Sunday, October 20, 2013

The New PI hits the 6th month slump: how do you keep proactive?

Caspar David Friedrich - Der Monch am Meer (detail)
I have been quiet for a while because I did not know what to say. Six months ago, the day before I started my new job I was full of excitement (here), but now I barely feel I can keep my head above water. It is somewhat impossible to describe the tsunami that hits you when you start running a lab: 1) the navigation of a completely new administrations with its quirks and habits, 2) ordering, including choosing things, getting quotes, keeping track of orders, generating relationships with vendors, 3) hiring new people, 4) training new people, sometimes multiple new people at the same time, 5) managing renovations, animal rooms, animal protocols and orders, 6) reconciling budgets, 7) writing papers, 8) writing grants, 9) developing new relationships with colleagues and collaborators, and last but not least 10) deciding where the lab must go and where to place your bets on your future and on the future of everyone you hired. You are hit from every corner, every day with some kind of issue or emergency and because everything is new to you, every decision has to be pondered. Some days I literally feel like I cannot breathe.

The lab is somewhat moving, grinding away slowly, finding a rhythm between having everything we need to get things going and doing experiments. A couple of proposals are out and papers are still lagging. I am exhausted most of the time: most days I have no time to read or write or even think and get home late at night in a stupor. I try to continue to do busy work on the laptop as I watch TV, but not much gets done. I started taking vitamin B and drinking caffeine again to get me going in the morning. It's the 6th month slump: when you still remember how things were moving at a steady clip before and you feel completely enveloped in molasses. It is also vital to keep moving because things need to get done and you can see that sooner or later you will get there. But you are questioning everything.

You do not want to talk to people because they will think you are weak and not worthy, so you weather the bad days and rest a little on the good days. Then you talk to your peers and everyone is going through this or has experienced it at some point. Someone warned you at the beginning that the first year was going to be tough. In light of all this I decided to share because it's not just you, reader, or me, it's growing pains for a lot of people.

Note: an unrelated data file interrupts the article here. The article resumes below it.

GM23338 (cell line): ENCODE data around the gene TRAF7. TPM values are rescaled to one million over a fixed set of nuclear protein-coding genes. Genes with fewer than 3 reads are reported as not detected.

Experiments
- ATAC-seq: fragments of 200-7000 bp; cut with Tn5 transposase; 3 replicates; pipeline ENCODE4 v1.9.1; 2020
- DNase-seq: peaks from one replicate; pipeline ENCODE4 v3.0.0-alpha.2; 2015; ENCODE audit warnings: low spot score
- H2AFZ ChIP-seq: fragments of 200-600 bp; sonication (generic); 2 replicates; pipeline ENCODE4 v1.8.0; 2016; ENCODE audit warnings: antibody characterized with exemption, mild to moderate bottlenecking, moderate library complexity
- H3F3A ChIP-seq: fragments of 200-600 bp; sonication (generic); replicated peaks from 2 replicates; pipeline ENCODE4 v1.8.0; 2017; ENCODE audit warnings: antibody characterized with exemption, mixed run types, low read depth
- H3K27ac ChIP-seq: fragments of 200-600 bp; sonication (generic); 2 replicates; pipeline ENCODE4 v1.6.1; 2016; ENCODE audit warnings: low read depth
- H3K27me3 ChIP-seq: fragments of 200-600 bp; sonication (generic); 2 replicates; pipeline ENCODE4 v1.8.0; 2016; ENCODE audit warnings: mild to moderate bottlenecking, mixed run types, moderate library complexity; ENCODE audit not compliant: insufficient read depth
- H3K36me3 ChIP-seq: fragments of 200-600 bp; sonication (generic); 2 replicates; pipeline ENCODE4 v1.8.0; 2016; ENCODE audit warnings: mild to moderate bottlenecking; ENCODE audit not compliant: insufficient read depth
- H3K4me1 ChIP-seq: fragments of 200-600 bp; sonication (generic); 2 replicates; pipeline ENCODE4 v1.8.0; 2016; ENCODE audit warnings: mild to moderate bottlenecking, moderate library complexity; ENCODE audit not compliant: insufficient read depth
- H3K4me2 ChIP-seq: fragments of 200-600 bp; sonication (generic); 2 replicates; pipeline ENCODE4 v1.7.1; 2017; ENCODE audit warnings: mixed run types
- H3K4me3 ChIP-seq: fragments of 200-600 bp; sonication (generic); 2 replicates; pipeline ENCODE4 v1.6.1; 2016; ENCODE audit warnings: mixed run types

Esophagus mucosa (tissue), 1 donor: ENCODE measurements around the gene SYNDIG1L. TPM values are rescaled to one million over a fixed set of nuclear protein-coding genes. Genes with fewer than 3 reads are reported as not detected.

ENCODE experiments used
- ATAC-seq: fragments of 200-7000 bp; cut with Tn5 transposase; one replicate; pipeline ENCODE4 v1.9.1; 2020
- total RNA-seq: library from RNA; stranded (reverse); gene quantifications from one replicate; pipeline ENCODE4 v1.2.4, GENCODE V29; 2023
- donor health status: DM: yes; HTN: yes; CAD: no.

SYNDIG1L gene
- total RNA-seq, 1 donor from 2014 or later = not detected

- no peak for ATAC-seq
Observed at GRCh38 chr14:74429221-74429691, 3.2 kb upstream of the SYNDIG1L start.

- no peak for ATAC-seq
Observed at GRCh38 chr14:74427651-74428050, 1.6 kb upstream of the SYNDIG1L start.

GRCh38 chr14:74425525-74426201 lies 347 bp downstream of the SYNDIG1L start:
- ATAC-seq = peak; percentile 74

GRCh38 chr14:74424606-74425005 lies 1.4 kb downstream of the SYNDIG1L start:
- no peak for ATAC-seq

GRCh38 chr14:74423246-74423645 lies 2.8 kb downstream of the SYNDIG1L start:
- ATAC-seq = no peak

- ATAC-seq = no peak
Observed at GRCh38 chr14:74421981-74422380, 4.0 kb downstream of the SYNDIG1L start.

In the midst of all this, I opened my iPad after 6 months and discovered that way back then I had bought "The Seven Habits of Highly Effective People"by Steven Covey and I started from Habit 1: Be Proactive. I liked that Covey brought up the serenity prayer from 12-step programs "Grant me the serenity to accept the things I cannot change, courage to change the things I can, and wisdom to know the difference". The adrenaline roller coaster of jumping from "crisis" to "crisis" always reminds me of an addiction-inducing paradigm, but that may just be the neuroscientist in me. Fight-or-flight, reward, fight-or-flight, reward. The trick here is to break the vicious cycle and to prioritize, but also to know which battles to take on and focus on those. You hear the words "time management" thrown at you endlessly in your first year, but being proactive is different. It's identifying the things that are important and that you can change (either in yourself or in others) and purposefully act on those. This also require to get out of your shell and to talk to a lot of different people to better understand your field, your institution and your new role. There may be things you didn't know you could change and people you didn't know had the power to change them. There may be things that you truly cannot change or control and you have to find your way around them or don't let them get to you. I'm practicing and we'll see how it goes....


  1. I am 4 months in and already vastly behind on each of points 1-10 above. I have a grant deadline next week and I don't even have the specific aims. How did I even let that happen? The ironic thing is that everyone tells me how "on top of things" I am. On the inside, I am completely overwhelmed and having anxiety attacks everyday. Thanks for sharing. It's comforting to know I am not alone.

  2. I'm glad this was helpful. Hang in there. Sometimes we bite more than we can chew...figuring out how many things can be done at the same time has been really hard.

  3. This is month 4 for me too and reading your post is like seeing myself in a mirror, I feel completely overwhelmed most of the time, thank you for sharing your experience!

    1. What I can say now at the beginning of year 3, it gets better. It doesn't get easier, but you become stronger. :)